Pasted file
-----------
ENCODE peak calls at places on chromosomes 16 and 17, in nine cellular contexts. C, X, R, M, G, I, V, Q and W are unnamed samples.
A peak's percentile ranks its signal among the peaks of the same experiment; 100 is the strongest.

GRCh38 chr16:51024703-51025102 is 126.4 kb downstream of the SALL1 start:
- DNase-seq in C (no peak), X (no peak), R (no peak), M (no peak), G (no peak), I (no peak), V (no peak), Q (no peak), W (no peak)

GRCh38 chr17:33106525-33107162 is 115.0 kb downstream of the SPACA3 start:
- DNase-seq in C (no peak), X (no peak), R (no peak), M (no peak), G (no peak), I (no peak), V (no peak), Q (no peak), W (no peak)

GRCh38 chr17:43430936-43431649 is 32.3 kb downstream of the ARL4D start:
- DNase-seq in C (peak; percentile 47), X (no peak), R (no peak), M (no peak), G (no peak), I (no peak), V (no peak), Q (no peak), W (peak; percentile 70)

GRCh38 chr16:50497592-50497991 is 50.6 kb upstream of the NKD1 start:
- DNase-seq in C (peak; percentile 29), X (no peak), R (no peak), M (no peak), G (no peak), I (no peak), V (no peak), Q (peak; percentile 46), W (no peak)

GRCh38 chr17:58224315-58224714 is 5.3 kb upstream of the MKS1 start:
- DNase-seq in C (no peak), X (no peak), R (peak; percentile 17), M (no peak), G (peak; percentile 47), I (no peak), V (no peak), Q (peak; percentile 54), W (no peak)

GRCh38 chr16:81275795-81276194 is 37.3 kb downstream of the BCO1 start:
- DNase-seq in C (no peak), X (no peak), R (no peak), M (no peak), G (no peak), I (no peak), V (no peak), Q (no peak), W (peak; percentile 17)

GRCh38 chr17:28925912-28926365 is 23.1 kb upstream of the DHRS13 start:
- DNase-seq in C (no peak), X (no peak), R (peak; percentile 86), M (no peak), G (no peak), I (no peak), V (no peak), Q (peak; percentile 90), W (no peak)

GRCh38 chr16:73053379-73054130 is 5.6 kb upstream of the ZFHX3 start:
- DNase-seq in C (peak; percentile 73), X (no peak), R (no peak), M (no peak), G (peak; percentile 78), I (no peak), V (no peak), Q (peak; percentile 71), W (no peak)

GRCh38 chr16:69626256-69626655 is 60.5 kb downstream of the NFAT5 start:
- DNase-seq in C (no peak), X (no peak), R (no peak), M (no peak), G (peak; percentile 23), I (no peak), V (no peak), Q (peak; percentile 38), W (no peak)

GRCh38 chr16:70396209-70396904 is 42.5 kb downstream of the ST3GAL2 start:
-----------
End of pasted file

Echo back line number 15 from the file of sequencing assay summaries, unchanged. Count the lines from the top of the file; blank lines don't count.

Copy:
GRCh38 chr17:28925912-28926365 is 23.1 kb upstream of the DHRS13 start: